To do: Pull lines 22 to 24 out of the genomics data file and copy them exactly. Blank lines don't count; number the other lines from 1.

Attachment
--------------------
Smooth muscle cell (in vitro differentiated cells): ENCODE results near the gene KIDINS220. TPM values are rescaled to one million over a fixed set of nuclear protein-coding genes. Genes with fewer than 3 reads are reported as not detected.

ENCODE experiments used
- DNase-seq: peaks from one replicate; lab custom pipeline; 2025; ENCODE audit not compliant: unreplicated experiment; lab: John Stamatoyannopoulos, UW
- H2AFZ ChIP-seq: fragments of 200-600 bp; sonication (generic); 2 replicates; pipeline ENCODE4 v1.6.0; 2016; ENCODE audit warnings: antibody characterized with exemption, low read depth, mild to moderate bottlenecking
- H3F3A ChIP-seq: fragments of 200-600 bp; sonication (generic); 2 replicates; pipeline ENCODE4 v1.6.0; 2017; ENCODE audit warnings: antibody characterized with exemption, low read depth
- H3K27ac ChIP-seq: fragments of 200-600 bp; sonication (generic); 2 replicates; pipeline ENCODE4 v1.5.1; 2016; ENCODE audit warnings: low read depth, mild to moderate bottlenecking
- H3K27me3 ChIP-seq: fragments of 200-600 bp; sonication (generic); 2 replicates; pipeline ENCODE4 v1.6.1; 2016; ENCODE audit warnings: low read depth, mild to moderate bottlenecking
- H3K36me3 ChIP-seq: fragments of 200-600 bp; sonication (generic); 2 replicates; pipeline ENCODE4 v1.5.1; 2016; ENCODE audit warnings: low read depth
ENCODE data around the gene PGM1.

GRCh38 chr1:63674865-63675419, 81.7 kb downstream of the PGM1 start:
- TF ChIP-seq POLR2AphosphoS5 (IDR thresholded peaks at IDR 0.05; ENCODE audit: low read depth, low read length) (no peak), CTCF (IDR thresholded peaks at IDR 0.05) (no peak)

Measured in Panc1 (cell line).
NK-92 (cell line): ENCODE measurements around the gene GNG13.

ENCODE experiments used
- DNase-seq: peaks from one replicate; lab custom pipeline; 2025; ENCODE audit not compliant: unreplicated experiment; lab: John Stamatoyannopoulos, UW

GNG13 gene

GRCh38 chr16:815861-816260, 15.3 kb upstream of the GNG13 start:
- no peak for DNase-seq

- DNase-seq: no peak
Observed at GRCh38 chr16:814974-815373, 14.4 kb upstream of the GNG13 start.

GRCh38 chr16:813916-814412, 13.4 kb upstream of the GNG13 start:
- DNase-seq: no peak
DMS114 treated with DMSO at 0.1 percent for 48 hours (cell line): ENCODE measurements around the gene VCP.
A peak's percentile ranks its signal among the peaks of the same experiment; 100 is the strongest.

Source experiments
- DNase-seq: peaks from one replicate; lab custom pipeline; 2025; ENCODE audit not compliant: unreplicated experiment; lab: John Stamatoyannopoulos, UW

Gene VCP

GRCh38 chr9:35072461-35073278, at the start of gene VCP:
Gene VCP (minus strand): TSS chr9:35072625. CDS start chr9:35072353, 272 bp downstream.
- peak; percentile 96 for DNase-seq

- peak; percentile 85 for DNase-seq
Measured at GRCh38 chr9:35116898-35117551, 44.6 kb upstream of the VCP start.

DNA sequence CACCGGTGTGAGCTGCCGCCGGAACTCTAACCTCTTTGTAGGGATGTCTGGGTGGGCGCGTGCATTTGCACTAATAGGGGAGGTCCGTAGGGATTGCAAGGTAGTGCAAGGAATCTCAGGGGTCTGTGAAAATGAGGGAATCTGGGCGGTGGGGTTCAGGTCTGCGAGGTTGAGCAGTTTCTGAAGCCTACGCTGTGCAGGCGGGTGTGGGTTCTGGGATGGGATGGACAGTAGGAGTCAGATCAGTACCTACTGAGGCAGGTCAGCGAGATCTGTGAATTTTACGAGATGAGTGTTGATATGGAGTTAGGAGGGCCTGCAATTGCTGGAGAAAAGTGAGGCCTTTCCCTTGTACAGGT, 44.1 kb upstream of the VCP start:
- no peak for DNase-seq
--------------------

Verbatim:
- DNase-seq: no peak
DMS114 treated with DMSO at 0.1 percent for 48 hours (cell line): ENCODE measurements around the gene VCP.
A peak's percentile ranks its signal among the peaks of the same experiment; 100 is the strongest.